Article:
Each month, I will introduce you to a public health consultant or entrepreneur and they will share their path to self-employment and outline key pieces of advice for aspiring business owners.
Today we welcome Dr. Rebecca Drewette-Card from Topsham, Maine!
1. Please share your educational background and business title/name.
Doctor of Public Health (DrPH) and Master of Science in Public Health (MSPH)
I am the President of Public Health Partners.
2. Tell us how you entered the field of public health and what your education and work experience was prior to starting your own business.
I entered college thinking I was going to attend medical school. Somewhere along the way, it dawned on me that it made more sense to keep people from getting sick in the first place. That I could do more good by helping people to stay healthy. With a little research, I realized that what I wanted to do was called “public health.” So, when I graduated with my B.A. I attended a School of Public Health to get my Masters degree.
From there, I landed a fellowship at the Centers for Disease Control and Prevention and then moved on to positions within state health departments. My longest tenure was with the Maine Center for Disease Control and Prevention, where I worked for five years promoting physical activity and good nutrition to prevent and control obesity and chronic disease. I really enjoyed my time working with communities to develop and evaluate interventions that were appropriate for their communities.
3. When did you start your business and what were your motivations for pursuing self-employment?
I established Public Health Partners in 2008 after the birth of my first child, but began taking clients in 2009 when I left my position with the State. My motivation for consulting was the flexibility and diversity of projects that consulting allows. I had known for quite some time that I wanted to make this shift once I had children. It really was a personally-driven rather than professionally-driven decision.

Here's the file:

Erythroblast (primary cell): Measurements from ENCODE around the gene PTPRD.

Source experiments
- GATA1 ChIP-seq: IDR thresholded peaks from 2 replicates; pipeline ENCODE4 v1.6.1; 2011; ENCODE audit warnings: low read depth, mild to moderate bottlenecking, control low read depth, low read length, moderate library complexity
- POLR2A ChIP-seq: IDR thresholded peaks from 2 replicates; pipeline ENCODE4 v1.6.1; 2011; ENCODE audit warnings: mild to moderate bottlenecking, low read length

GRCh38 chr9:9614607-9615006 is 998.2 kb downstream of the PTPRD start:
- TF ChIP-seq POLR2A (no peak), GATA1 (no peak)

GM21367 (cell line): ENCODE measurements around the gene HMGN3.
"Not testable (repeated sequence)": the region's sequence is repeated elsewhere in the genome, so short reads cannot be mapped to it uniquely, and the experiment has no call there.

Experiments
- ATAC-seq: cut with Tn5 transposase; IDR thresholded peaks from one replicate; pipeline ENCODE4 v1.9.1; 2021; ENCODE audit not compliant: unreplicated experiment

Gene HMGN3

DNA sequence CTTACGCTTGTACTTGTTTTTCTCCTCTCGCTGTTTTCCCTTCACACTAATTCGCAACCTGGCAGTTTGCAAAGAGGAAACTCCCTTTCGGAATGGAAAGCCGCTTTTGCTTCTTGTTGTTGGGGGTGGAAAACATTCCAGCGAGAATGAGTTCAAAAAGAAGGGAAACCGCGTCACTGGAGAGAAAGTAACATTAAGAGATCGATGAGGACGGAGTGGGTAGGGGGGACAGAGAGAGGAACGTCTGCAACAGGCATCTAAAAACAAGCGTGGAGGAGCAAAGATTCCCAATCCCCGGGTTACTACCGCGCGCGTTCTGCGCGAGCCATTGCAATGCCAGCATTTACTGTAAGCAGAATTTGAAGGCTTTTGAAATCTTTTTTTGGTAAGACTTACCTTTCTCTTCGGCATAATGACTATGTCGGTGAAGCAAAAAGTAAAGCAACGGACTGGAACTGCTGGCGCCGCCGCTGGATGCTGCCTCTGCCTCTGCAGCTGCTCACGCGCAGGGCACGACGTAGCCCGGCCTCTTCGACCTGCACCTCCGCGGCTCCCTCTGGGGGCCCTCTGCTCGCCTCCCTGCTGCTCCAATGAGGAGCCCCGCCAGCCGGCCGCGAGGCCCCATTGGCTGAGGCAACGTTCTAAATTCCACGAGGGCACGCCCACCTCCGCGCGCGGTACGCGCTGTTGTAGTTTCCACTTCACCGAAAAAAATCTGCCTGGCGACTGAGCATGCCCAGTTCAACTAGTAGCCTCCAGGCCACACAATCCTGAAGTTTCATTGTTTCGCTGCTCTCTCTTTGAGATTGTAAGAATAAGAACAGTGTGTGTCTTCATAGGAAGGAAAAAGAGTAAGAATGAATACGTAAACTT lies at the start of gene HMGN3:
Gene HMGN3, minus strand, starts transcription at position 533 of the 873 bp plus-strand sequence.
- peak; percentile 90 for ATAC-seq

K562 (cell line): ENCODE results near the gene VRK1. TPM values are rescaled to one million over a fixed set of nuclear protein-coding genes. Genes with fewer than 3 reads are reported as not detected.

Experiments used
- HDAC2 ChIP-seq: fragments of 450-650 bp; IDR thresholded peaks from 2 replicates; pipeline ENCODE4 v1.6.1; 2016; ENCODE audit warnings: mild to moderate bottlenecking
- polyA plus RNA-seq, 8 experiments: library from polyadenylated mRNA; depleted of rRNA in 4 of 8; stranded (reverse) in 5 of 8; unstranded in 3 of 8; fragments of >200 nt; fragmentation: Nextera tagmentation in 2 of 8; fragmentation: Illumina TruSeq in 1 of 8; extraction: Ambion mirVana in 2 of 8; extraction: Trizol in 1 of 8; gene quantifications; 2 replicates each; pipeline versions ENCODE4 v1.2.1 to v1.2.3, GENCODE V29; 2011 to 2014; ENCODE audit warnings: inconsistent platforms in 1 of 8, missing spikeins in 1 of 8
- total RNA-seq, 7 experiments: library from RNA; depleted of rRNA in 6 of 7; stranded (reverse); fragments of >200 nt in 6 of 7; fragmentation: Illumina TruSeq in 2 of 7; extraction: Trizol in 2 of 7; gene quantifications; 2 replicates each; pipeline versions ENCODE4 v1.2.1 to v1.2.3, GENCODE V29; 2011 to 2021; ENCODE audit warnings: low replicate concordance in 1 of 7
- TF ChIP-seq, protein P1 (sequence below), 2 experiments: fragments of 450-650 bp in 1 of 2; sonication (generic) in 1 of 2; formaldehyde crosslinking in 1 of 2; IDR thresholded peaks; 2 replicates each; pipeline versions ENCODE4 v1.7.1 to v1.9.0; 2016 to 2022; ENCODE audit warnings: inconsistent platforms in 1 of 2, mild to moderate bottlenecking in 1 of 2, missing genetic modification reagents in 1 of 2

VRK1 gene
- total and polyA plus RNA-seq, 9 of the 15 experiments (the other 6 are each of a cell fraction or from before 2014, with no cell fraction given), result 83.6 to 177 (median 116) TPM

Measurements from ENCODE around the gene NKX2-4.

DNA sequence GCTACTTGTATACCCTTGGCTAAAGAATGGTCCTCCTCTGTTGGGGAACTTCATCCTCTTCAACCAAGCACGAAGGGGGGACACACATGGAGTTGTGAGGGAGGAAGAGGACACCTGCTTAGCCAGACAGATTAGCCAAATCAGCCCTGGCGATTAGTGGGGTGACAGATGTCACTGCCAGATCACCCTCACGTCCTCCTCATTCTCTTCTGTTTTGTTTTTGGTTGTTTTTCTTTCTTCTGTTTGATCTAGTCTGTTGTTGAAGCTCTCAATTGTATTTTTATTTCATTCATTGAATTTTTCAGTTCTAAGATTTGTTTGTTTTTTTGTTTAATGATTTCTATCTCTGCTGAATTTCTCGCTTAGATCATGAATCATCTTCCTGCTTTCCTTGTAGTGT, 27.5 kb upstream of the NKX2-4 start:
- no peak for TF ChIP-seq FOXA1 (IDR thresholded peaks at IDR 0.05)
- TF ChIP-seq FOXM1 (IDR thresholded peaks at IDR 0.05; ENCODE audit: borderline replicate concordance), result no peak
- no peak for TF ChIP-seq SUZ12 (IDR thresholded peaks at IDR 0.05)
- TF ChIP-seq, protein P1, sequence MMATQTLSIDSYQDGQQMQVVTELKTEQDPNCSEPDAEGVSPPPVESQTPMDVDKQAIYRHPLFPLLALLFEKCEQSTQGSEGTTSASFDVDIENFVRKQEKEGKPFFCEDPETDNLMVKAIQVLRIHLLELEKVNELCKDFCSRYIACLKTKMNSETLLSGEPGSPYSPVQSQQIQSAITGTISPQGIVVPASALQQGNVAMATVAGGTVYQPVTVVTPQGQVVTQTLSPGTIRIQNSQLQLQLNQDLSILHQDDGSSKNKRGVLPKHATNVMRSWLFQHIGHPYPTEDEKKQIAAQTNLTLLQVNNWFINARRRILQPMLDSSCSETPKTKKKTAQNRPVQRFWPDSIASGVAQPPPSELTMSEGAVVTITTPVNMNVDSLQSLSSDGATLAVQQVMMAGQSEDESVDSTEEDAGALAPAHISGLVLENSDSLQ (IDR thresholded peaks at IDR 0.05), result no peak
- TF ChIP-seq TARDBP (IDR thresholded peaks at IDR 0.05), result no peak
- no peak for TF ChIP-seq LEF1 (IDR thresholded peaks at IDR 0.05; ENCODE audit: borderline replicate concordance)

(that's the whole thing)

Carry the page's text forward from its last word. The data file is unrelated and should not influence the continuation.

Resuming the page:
4. Who is your ideal client? What services do you offer?
My ideal clients are non-profits and governmental organizations that are interested in a community-based participatory approach to chronic disease prevention and control. I am able to assist clients with assessing a community’s needs, selecting and/or developing appropriate chronic disease interventions, implementing interventions, and evaluating efforts. I view my clients as partners in all projects; I request that clients meet with me regularly to provide input at all stages of a project so I can deliver products that exceed expectations.
5. What is your favorite type of project to work on and why?
I really enjoy program planning. My favorite projects allow me to assess a community’s needs and then develop physical activity or nutrition interventions that address them.
6. Many of our readers are considering a career as a self-employed public health consultant or entrepreneur. What is your best piece of advice for those considering or just starting out?
I’ve learned so much after a decade of consulting that I have a few pieces of advice to share!
Let your existing network know you are transitioning to consulting. It seems obvious, but sending personal emails and making telephone calls to people who already know your abilities is an important starting point; these are likely your first clients.
Develop a non-negotiable personal approach to your business finances. Determine how much from each project that you need to put aside for taxes, for other business expenses, and for a “rainy day” fund, and then stick to it.
Remember that maintaining your business will require time in addition to what you need to actually perform your services for your clients. You will spend time invoicing, networking, marketing, developing proposals, and that is all unpaid. Your rates need to account for those time expenses.
Understand that you will have slow times and busy times.
7. How can readers connect with you? Please share links to relevant websites and social media accounts: